At the beginning of June, it became publicly known that the Swiss company Xplain, a provider of software for security authorities and emergency services, had been the victim of a ransomware attack by the hacker group Play. Since Xplain, in consultation with the prosecution authorities and the federal government, did not respond to the ransom demands, the hackers published what is presumed to be the entire stolen data package on the darknet in mid-June 2023. The Federal Office for Customs and Border Security (FOCBS) – among other administrative units – is also affected by the data theft.
Hacker attack on Xplain: Impact on the Federal Office for Customs and Border Security and measures taken
The ransomware group Play managed to access and encrypt a large amount of data stored on Xplain's IT systems. After an unsuccessful blackmail attempt, the data was subsequently published on the darknet. Xplain informed the National Cybersecurity Centre (NCSC) of the cyberincident and filed criminal charges with the Bern Cantonal Police.
On 23 May 2023, the FOCBS was informed by Xplain about the data theft and the further incidents. After the incident became known, the FOCBS filed criminal charges against persons unknown with the Office of the Attorney General of Switzerland and informed the Federal Data Protection and Information Commissioner (FDPIC) about the incident.
How the FOCBS is affected
According to current information, the stolen data includes personal data (e.g. surname, first name, date of birth, passport number) and, in certain cases, sensitive data of private individuals (e.g. facial images). According to current information, this data comes from testing and/or error reports and log files of the border control system eneXs, which the FOCBS uses during border control processes mainly to check individuals at the Schengen external and internal borders. To the best of our knowledge, there are no indications that FOCBS documents classified as confidential and/or secret (in accordance with the Information Protection Ordinance, SR 510.411) are affected by this data theft.
The border control system eneXs was developed by Xplain in 2009 on behalf of the FOCBS. Among other things, eneXs can be used to compare identity documents with national and European information systems and to check the authenticity of identity documents. These checks are a key element in ensuring Switzerland's internal security. The eneXs application does not store any data. During border checks, the relevant information is only called up and temporarily displayed.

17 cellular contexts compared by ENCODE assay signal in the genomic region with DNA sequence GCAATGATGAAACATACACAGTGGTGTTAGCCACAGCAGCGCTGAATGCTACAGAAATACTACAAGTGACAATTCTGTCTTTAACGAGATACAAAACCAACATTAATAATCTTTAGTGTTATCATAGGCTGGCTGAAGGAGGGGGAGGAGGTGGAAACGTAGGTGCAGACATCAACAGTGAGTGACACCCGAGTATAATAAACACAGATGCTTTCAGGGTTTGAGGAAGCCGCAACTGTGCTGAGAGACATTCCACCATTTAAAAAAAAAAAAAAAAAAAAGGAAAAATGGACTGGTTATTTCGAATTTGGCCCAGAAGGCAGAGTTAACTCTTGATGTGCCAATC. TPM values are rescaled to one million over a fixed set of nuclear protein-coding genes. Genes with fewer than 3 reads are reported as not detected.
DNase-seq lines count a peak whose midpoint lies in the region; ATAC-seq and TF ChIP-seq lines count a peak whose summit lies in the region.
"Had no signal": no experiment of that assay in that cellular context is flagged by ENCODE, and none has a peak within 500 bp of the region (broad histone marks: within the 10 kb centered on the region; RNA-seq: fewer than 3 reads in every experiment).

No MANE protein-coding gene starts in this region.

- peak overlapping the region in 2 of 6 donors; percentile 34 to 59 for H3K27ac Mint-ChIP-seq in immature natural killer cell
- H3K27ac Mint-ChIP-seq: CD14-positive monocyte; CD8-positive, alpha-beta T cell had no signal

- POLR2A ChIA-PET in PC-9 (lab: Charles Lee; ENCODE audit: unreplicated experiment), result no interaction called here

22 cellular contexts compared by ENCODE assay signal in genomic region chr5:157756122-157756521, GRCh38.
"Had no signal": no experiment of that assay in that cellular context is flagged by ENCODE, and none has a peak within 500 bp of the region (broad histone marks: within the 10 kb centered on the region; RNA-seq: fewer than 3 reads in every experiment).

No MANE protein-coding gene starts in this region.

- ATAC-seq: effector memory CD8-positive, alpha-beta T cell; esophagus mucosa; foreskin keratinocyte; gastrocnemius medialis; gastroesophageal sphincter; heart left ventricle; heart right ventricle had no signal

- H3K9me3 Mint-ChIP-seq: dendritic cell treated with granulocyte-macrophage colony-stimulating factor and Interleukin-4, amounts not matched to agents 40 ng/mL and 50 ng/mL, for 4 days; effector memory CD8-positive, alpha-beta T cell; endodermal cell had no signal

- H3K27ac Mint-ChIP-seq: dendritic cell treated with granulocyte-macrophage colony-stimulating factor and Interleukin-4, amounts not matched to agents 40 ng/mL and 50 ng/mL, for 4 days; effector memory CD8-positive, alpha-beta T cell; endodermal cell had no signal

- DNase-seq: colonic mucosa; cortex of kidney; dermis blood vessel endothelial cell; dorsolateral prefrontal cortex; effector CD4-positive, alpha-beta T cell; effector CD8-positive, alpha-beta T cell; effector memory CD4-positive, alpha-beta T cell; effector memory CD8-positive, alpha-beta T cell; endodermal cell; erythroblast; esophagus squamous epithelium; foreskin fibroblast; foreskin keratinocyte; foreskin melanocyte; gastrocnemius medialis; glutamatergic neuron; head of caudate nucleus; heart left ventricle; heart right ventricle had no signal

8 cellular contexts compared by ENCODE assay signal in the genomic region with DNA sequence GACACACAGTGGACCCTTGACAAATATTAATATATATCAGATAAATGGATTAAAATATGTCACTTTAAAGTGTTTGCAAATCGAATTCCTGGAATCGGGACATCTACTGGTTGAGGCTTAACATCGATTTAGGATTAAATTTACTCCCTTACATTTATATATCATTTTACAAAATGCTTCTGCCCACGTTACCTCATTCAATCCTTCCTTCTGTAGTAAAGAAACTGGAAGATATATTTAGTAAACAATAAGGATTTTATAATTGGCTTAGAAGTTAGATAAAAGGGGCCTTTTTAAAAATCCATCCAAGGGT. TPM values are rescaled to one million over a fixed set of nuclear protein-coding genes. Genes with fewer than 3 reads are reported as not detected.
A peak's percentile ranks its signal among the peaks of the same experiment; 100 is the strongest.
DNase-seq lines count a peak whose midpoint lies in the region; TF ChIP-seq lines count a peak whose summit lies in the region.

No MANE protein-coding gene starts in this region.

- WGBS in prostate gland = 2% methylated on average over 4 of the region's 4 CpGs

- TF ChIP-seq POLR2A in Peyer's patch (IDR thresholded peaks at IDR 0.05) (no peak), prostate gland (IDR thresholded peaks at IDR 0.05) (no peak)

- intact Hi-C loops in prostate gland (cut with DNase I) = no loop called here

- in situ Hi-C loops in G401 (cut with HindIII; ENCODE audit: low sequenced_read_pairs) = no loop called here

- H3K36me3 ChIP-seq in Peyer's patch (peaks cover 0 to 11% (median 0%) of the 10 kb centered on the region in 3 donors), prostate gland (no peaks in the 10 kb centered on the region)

The FOCBS concluded an IT work contract with Xplain for the delivery, maintenance and support of the eneXs software. As part of the software's support, further development and maintenance, it is customary for error reports and test data to be sent to Xplain. The ongoing investigations are focusing, among other things, on clarifying the circumstances and conditions under which the leaked data was transferred to Xplain and remained there. In this context, it should be emphasised that the stolen data has no influence on the FOCBS's operations.
The FOCBS is taking this incident very seriously. The data downloaded from the darknet is being analysed and examined by FOCBS specialists in order to evaluate the extent of the data theft and to determine further necessary measures.
How the FOCBS is informing those affected
The analysis of the incident and the evaluation of the data related to the FOCBS have not yet been completed. The FOCBS is directly and actively informing the affected individuals whose privacy rights have been particularly affected by the data theft and who may be subject to disadvantages as a result. Current evaluations indicate that around 60 individuals have been affected by the theft of sensitive data.
If any new findings come to light, the FOCBS will provide timely and transparent information on this website.
Close coordination with other federal offices and authorities
The National Cybersecurity Centre (NCSC) is coordinating the ongoing clarifications and measures within the Federal Administration. The FOCBS is in close contact with the NCSC. Furthermore, the Federal Council convened a policy strategy crisis team on 28 June 2023, which is coordinating the ongoing work across departments and proposing measures. In addition, existing contracts with federal IT service providers will be reviewed and, if necessary, amended in such a way that the cybersecurity of the service providers is improved and the federal government can react quickly in the event of a successful attack.
We kindly ask you to contact the FOCBS information office if you have any further questions about the matter.